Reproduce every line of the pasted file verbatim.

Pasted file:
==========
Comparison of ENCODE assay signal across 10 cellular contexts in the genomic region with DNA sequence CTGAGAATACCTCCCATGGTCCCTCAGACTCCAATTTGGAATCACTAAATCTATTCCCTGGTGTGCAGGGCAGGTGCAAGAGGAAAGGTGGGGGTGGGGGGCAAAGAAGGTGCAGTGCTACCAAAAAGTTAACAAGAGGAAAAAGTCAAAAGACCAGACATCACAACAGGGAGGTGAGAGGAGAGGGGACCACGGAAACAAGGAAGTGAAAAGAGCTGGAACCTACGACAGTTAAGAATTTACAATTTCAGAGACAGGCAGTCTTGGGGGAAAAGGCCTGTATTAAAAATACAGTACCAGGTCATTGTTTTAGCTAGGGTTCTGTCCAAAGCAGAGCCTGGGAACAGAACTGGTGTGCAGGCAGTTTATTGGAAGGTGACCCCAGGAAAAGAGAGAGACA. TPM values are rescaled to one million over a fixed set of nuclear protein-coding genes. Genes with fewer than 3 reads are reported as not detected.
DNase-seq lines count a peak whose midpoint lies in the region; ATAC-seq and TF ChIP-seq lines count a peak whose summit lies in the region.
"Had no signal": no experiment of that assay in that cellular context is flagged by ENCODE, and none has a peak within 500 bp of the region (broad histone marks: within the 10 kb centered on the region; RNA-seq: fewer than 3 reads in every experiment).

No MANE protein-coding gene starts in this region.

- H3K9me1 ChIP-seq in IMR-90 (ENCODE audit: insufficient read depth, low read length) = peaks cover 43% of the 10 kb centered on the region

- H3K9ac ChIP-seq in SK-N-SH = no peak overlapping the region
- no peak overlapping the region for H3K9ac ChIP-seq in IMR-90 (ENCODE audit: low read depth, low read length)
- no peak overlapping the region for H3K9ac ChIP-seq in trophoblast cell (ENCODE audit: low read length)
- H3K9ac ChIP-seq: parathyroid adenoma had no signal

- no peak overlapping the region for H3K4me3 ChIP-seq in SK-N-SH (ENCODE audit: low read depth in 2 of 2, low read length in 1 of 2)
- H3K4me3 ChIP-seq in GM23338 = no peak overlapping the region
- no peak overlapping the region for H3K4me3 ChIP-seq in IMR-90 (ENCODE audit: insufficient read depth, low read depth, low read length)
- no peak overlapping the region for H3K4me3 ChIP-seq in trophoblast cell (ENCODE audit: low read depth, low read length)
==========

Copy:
Comparison of ENCODE assay signal across 10 cellular contexts in the genomic region with DNA sequence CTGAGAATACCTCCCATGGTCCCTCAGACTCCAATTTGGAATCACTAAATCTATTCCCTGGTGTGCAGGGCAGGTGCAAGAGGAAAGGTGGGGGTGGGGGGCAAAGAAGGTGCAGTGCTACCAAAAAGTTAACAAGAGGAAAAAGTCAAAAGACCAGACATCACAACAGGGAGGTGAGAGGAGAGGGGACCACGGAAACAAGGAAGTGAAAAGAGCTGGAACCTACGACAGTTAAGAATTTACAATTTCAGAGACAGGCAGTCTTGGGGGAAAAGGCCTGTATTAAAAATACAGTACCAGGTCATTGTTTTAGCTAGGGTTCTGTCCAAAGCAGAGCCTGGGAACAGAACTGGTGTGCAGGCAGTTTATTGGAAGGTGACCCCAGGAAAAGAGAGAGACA. TPM values are rescaled to one million over a fixed set of nuclear protein-coding genes. Genes with fewer than 3 reads are reported as not detected.
DNase-seq lines count a peak whose midpoint lies in the region; ATAC-seq and TF ChIP-seq lines count a peak whose summit lies in the region.
"Had no signal": no experiment of that assay in that cellular context is flagged by ENCODE, and none has a peak within 500 bp of the region (broad histone marks: within the 10 kb centered on the region; RNA-seq: fewer than 3 reads in every experiment).

No MANE protein-coding gene starts in this region.

- H3K9me1 ChIP-seq in IMR-90 (ENCODE audit: insufficient read depth, low read length) = peaks cover 43% of the 10 kb centered on the region

- H3K9ac ChIP-seq in SK-N-SH = no peak overlapping the region
- no peak overlapping the region for H3K9ac ChIP-seq in IMR-90 (ENCODE audit: low read depth, low read length)
- no peak overlapping the region for H3K9ac ChIP-seq in trophoblast cell (ENCODE audit: low read length)
- H3K9ac ChIP-seq: parathyroid adenoma had no signal

- no peak overlapping the region for H3K4me3 ChIP-seq in SK-N-SH (ENCODE audit: low read depth in 2 of 2, low read length in 1 of 2)
- H3K4me3 ChIP-seq in GM23338 = no peak overlapping the region
- no peak overlapping the region for H3K4me3 ChIP-seq in IMR-90 (ENCODE audit: insufficient read depth, low read depth, low read length)
- no peak overlapping the region for H3K4me3 ChIP-seq in trophoblast cell (ENCODE audit: low read depth, low read length)